opossum has been determined to be a host within the cycle, with birds acting as
for the parasite. The incubation period for the disease is unknown.
EPM affects different neurons throughout the neurological system and can result in dragging or spastic gaits. One side of the body may be affected, but not the other. The organism can also cause muscle atrophy in the jaw and forehead. If it affects the cranial nerves, the horse may have problems eating or drinking, have facial twisting, or undergo changes in the position of the eyes and ears. Severe cranial infection can even cause bizarre changes in behavior or seizures.
Diagnosis of EPM is based upon finding antibodies or, more recently, a DNA detection test of either blood or cerebrospinal fluid. Blood antibody titers, however, should not be considered evidence of the clinical disease. Although spinal fluid samples are more difficult to obtain, they are more reliable. The DNA test is used to identify the presence of the organism in the spinal fluid.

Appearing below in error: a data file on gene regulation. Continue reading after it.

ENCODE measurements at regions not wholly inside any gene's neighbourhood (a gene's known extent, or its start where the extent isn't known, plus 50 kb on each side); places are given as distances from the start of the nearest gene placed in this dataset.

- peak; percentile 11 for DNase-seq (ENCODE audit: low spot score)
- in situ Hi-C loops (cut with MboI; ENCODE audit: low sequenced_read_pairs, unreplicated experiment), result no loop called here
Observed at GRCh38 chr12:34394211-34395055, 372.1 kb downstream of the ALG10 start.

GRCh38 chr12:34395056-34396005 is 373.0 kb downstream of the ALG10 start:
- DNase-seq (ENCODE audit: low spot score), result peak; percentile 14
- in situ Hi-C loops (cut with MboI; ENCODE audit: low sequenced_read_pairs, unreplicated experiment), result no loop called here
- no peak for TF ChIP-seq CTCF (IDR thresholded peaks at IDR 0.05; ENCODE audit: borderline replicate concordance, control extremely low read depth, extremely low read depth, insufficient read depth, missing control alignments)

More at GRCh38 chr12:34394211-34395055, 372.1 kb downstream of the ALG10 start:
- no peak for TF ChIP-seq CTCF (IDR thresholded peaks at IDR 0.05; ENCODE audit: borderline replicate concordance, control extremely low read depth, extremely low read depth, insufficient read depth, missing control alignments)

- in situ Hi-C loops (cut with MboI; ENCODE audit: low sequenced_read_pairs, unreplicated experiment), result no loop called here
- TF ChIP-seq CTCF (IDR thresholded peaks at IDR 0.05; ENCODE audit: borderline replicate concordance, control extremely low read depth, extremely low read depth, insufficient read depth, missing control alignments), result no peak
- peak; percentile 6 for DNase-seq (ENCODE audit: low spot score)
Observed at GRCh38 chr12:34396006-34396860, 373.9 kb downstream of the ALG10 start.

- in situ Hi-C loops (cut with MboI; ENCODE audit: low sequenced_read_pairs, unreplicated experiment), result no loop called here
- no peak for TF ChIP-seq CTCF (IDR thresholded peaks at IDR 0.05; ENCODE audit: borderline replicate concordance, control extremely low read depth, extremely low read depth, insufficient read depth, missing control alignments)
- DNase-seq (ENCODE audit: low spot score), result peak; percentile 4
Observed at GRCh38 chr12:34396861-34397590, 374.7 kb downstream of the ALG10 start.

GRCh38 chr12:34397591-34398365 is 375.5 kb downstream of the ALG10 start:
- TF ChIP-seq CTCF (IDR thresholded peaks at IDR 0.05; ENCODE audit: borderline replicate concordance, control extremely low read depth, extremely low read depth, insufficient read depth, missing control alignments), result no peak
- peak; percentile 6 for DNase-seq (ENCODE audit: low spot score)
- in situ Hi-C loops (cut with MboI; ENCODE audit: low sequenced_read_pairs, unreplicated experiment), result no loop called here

The good news for horse owners is that EPM is treatable in the long-term with sulfa drugs and an antimalaria medication. Since these drugs can cause anemia, folic acid is added to the diet.
Vitamin E has also been found to aid in nerve healing and is added to the daily regimen. About 70 percent of horses respond to treatment, although the level of clinical response may not result in full recovery. Horses have been known to compete at the top levels after treatment.
Equine protozoal myelitis should be considered a common endemic, not epidemic, disease. Horse owners should treat the disease aggressively, knowing that this is one of the neurological diseases that justifies optimism. Your horse can get better if treated.